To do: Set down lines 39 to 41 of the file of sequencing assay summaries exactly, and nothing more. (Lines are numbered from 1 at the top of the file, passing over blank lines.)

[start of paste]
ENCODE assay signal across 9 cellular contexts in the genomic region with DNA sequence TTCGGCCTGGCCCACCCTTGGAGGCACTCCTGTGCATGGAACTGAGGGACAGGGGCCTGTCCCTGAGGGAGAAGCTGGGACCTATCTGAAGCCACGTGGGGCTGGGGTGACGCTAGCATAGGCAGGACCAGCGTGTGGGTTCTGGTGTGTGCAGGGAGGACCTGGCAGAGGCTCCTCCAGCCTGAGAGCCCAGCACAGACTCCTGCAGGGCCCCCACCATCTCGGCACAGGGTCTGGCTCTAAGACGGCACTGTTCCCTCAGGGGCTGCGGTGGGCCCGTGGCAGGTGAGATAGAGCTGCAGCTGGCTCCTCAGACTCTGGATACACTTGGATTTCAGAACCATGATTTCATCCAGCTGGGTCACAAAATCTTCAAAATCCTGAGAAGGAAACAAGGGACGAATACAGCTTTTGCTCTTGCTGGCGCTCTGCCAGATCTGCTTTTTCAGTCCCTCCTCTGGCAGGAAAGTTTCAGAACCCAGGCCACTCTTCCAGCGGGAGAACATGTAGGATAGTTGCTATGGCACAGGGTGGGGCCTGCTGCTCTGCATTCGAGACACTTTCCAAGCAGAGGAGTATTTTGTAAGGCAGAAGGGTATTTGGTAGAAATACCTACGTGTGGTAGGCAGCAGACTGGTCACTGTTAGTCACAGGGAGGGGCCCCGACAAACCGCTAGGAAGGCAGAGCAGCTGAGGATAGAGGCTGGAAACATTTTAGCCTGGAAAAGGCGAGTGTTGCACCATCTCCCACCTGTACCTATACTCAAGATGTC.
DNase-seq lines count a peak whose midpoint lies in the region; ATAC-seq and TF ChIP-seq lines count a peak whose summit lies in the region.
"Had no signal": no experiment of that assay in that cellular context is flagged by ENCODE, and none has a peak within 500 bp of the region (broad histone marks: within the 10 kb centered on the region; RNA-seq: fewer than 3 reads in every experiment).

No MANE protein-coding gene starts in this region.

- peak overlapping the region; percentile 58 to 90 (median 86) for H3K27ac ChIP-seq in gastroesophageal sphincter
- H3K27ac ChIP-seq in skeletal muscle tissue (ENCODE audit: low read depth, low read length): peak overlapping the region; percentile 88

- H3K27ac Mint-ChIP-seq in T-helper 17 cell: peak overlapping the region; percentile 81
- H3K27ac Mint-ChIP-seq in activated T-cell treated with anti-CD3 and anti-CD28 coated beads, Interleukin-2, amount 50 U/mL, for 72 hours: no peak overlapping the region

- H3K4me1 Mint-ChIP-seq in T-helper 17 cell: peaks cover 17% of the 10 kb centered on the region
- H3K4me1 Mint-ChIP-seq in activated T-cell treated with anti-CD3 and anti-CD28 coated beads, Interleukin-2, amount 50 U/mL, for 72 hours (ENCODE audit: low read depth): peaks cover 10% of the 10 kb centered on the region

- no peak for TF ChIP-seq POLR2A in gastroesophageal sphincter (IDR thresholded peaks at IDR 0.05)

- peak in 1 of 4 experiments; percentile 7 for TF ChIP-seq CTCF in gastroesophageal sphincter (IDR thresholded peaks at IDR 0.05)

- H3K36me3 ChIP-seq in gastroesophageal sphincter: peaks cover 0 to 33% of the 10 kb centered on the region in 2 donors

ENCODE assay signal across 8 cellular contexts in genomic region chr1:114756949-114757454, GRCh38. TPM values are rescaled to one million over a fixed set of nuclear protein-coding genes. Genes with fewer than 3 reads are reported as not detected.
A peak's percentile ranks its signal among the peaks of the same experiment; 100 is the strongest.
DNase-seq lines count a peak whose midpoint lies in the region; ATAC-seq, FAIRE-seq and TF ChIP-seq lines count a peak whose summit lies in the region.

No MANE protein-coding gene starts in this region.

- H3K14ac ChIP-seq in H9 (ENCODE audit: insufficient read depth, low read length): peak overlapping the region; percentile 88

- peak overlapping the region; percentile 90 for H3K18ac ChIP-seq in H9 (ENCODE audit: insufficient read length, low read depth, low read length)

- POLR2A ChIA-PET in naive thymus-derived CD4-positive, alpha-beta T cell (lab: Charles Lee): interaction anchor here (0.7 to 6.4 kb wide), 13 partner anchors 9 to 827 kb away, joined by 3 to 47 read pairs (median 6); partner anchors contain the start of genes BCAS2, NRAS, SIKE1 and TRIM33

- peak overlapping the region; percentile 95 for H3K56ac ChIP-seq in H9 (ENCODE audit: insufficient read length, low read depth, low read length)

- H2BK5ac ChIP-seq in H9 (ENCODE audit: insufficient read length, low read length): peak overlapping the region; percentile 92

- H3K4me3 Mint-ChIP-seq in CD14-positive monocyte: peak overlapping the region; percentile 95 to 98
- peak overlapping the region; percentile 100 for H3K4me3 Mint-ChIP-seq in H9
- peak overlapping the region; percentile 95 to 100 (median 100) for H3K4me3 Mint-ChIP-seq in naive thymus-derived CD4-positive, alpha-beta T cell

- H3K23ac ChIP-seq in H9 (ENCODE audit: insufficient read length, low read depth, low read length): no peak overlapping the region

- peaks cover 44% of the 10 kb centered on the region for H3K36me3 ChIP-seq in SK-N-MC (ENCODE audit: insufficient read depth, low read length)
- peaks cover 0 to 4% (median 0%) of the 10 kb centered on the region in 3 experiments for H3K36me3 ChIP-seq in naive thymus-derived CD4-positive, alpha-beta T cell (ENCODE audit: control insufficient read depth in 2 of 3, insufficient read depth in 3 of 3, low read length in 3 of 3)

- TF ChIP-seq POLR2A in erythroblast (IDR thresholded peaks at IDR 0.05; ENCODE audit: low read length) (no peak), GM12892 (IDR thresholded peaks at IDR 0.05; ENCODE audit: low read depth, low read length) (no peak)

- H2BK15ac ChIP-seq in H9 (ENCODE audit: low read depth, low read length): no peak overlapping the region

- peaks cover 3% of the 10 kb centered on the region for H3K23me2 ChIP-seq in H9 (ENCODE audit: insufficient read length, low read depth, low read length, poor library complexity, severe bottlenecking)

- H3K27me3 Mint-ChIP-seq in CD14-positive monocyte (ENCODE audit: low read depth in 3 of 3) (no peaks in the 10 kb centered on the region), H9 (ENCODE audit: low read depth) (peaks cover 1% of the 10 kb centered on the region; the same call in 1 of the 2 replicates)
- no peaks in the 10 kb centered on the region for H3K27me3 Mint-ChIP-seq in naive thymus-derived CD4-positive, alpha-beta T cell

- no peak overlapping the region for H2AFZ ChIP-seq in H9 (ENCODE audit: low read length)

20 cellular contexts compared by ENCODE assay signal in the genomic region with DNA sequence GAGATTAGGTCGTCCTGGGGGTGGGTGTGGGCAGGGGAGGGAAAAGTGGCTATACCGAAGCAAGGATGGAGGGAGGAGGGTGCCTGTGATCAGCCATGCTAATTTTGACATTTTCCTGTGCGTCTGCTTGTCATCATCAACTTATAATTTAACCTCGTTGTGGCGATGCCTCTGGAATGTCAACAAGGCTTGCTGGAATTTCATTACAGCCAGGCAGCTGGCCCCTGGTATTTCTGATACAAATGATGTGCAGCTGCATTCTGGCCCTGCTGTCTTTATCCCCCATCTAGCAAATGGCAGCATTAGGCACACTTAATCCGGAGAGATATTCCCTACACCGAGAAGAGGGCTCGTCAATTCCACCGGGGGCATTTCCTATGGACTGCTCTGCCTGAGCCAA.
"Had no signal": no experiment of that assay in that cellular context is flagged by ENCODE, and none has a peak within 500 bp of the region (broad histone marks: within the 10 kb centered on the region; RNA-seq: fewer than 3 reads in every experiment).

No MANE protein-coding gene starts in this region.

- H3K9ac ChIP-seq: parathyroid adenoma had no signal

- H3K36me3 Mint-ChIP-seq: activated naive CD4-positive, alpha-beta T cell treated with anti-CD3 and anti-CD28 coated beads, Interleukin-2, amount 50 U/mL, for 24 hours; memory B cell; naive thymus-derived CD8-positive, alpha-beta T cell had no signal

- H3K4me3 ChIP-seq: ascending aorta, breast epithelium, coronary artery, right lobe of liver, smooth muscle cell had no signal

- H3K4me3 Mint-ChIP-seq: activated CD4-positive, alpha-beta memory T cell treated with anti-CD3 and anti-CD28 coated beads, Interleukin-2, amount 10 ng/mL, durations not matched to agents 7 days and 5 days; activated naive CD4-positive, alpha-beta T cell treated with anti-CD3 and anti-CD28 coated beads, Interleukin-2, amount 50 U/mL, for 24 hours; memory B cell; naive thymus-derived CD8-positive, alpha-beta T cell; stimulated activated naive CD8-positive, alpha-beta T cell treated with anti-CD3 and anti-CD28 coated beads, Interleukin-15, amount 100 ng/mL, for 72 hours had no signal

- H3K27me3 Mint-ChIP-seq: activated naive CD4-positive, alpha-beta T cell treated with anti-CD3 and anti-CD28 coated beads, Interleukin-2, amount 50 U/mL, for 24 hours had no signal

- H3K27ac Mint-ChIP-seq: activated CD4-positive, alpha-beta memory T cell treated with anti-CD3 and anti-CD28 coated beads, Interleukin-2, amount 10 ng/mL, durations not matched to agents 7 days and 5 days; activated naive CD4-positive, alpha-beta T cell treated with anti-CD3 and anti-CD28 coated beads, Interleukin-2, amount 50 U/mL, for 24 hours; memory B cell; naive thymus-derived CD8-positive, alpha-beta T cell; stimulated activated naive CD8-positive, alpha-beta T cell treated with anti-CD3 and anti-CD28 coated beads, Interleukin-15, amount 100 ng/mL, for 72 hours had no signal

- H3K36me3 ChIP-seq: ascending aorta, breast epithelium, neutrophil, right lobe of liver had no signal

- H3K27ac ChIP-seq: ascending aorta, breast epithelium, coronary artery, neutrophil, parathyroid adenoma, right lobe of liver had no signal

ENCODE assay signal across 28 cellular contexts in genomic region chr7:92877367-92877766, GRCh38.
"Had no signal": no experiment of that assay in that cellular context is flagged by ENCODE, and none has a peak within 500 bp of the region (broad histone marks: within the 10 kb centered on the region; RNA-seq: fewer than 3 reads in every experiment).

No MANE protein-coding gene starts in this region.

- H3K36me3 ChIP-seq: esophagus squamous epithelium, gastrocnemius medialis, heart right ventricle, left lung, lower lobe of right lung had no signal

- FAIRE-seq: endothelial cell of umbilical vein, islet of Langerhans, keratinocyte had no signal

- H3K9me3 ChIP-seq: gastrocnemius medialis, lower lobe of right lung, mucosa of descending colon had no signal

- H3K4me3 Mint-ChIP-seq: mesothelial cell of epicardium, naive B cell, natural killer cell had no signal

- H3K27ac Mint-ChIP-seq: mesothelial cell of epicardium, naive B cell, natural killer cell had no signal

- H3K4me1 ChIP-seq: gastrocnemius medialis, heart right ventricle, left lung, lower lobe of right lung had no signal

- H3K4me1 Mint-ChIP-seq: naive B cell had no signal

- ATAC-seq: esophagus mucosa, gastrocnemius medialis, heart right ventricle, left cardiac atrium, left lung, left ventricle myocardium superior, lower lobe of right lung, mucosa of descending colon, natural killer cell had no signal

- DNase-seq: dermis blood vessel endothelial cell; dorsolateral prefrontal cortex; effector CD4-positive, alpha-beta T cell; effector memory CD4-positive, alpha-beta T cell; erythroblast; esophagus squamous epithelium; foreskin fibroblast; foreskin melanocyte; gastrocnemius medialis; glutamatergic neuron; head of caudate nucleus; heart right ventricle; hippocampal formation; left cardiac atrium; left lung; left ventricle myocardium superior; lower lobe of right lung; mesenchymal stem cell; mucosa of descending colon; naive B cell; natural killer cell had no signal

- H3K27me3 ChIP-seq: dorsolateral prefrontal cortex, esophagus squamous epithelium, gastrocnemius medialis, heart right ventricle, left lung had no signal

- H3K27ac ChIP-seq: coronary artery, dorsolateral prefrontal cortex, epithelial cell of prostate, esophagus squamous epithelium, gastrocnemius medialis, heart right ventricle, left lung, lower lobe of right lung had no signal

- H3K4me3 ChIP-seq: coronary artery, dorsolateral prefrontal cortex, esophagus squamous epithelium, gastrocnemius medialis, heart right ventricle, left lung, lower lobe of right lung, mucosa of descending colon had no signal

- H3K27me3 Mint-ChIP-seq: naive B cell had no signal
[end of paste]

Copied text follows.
- H3K36me3 Mint-ChIP-seq: activated naive CD4-positive, alpha-beta T cell treated with anti-CD3 and anti-CD28 coated beads, Interleukin-2, amount 50 U/mL, for 24 hours; memory B cell; naive thymus-derived CD8-positive, alpha-beta T cell had no signal

- H3K4me3 ChIP-seq: ascending aorta, breast epithelium, coronary artery, right lobe of liver, smooth muscle cell had no signal

- H3K4me3 Mint-ChIP-seq: activated CD4-positive, alpha-beta memory T cell treated with anti-CD3 and anti-CD28 coated beads, Interleukin-2, amount 10 ng/mL, durations not matched to agents 7 days and 5 days; activated naive CD4-positive, alpha-beta T cell treated with anti-CD3 and anti-CD28 coated beads, Interleukin-2, amount 50 U/mL, for 24 hours; memory B cell; naive thymus-derived CD8-positive, alpha-beta T cell; stimulated activated naive CD8-positive, alpha-beta T cell treated with anti-CD3 and anti-CD28 coated beads, Interleukin-15, amount 100 ng/mL, for 72 hours had no signal